SOFIA, BULGARIA, NOV. 23 -- Bulgaria's Socialist government barely survived a no-confidence vote today, and the nation's principal opposition coalition announced that it would boycott the legislature indefinitely.
Prime Minister Andrei Lukanov's Socialist Party, composed mostly of members of the communist party that ruled Bulgaria until last June, maintained its grip on power by a 201-to-159 vote of the 400-member Grand National Assembly. Lukanov, claiming that the vote proved he had broad support, vowed to retain his leadership position.
But Petar Beron, leader of the opposition Union of Democratic Forces (UDF), said his party would not take part in the legislature for an undefined period and would consider walking out for good.
Beron called Lukanov's refusal to step down "proof that the communists have learned nothing from the past."
The Socialist Party has been paralyzed since June, when voters made it the only communist party to retain power after democratic revolutions swept Eastern Europe in 1989. With an unsteady 210-seat legislative majority, it has largely been unsuccessful in gaining passage of economic and political reforms.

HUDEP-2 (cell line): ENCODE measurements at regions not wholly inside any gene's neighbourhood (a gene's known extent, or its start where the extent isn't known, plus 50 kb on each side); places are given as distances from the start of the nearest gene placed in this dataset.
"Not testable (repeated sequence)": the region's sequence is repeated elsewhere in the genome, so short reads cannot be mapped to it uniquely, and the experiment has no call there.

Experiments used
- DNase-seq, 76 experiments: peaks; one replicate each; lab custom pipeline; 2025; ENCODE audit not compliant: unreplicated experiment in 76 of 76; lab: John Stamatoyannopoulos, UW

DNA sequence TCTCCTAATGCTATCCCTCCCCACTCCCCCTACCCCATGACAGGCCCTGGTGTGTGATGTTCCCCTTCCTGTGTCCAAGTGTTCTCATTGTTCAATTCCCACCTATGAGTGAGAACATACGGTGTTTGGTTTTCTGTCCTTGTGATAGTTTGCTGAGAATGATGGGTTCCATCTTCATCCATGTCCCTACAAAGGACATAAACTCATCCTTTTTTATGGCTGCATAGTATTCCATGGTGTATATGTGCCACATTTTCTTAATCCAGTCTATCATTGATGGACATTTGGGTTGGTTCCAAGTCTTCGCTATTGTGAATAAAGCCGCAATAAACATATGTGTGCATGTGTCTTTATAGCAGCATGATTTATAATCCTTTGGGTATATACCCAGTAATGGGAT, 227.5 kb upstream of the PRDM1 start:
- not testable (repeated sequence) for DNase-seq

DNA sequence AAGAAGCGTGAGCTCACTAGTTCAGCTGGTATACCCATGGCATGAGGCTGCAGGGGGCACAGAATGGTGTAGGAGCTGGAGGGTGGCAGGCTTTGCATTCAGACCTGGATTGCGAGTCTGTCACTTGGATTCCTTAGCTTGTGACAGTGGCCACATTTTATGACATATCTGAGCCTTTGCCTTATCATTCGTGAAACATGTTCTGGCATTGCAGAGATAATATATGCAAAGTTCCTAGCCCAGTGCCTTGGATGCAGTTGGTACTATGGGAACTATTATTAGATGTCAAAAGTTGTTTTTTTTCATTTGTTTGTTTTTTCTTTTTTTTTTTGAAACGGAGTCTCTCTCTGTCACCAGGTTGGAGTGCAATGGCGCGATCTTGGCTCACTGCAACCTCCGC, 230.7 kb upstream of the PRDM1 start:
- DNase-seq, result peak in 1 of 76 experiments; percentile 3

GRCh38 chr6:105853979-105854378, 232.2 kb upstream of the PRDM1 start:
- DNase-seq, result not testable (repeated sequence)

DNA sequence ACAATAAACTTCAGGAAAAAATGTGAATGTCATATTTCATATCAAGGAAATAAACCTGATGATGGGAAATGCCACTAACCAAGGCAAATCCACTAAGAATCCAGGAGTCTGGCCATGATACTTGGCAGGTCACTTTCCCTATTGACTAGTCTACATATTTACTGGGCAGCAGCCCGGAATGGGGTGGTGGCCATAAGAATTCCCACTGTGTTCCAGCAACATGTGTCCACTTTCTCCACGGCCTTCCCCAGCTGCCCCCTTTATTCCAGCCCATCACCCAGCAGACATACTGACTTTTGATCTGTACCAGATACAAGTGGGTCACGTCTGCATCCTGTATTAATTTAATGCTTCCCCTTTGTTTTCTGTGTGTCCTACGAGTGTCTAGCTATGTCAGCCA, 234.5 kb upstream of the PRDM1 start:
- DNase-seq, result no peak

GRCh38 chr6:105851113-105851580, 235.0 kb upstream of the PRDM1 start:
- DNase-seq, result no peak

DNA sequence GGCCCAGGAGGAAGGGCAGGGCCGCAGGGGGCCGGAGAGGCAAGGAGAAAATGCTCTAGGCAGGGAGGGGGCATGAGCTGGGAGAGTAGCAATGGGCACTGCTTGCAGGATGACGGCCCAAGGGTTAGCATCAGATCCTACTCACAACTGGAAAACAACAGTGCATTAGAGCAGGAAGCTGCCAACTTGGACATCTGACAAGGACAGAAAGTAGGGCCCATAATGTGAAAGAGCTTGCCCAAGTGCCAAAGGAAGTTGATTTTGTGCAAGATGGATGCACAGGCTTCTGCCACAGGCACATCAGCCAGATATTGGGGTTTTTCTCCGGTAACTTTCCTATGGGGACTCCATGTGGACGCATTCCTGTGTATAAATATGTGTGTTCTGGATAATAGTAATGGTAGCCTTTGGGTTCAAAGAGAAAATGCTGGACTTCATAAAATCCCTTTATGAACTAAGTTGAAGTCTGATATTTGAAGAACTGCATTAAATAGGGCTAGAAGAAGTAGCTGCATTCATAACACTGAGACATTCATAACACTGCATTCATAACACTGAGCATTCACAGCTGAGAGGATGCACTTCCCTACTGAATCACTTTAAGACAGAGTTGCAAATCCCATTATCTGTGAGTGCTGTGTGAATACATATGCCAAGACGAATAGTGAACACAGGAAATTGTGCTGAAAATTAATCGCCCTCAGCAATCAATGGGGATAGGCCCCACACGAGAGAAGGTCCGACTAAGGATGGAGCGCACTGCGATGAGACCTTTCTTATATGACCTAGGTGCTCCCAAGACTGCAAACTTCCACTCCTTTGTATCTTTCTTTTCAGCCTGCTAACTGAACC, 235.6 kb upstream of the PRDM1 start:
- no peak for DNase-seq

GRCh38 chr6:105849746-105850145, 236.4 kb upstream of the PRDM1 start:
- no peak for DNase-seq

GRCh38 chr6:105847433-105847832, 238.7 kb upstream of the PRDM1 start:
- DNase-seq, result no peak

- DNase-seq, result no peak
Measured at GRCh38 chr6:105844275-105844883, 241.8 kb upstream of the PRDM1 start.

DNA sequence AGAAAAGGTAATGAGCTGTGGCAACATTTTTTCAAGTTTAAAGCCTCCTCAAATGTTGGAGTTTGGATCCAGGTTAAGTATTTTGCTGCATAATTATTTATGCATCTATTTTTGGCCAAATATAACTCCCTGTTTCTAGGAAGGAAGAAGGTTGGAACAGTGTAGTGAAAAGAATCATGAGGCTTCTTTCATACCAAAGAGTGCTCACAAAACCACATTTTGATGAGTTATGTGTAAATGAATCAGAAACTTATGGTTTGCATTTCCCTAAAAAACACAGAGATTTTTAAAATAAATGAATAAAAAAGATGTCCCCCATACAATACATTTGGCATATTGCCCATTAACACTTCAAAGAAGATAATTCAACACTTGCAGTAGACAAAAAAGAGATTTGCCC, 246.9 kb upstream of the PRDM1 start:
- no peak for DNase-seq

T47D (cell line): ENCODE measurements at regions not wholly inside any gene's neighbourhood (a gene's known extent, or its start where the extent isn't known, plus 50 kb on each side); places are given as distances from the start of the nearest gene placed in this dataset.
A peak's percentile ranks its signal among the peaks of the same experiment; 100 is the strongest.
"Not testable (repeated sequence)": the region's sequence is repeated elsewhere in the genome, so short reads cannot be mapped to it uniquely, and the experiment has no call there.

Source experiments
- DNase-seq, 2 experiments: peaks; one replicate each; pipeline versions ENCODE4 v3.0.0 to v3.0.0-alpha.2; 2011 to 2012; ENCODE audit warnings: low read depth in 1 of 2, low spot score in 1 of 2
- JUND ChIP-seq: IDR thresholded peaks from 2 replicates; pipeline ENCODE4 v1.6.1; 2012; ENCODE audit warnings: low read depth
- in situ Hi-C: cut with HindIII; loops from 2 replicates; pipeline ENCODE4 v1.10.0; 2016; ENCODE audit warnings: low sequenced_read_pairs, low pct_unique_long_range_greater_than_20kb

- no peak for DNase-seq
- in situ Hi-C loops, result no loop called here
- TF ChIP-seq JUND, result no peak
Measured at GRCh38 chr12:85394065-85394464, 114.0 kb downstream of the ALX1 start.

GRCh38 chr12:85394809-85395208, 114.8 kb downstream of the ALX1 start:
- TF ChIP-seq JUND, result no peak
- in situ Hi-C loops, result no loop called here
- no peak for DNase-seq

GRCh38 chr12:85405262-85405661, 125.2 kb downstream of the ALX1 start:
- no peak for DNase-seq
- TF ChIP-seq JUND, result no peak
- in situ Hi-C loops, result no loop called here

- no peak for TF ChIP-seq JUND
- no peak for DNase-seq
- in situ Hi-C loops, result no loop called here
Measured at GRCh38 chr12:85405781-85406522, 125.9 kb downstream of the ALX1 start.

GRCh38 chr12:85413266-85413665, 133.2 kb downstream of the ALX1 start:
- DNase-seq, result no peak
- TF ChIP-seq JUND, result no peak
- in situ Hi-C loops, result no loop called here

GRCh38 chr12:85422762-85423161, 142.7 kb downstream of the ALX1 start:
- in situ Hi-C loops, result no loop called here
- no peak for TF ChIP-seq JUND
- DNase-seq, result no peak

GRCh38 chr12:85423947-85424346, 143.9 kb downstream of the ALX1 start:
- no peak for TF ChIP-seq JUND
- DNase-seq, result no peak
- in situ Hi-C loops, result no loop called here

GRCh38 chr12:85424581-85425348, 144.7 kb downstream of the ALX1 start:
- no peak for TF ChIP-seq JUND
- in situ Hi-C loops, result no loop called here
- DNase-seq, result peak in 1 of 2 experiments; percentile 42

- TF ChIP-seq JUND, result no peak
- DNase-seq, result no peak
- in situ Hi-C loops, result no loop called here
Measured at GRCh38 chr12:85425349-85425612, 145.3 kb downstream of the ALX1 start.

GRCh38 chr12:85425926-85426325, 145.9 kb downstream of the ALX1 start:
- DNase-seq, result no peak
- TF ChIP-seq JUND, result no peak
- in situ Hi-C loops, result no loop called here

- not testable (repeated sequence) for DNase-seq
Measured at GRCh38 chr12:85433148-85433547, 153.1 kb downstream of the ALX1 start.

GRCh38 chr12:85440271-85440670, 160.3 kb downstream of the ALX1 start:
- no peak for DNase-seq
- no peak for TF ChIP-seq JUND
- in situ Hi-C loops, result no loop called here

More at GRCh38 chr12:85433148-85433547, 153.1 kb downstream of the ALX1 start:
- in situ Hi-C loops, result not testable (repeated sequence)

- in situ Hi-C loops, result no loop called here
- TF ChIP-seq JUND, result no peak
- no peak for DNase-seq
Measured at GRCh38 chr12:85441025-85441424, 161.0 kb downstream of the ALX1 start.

The Socialists have sought to form a coalition with the UDF, but the opposition has spurned them, instead seeking favor with an increasingly impatient electorate.
Late Thursday night, the legislature passed an austerity budget in a vote that the UDF boycotted.
Although the prime minister said he now has the mandate he needs to rule effectively, he faces a general strike on Monday, organized by the 500,000-member trade union confederation known as Podkrepa.
Adding to the government's woes, nationalists in the northwestern town of Razgrad have declared it an independent republic in a show of protest over a new law allowing ethnic Turks to reclaim their Turkish names without any legal procedure. Under former dictator Todor Zhivkov's assimilation policy, Turks were forced to adopt Bulgarian names.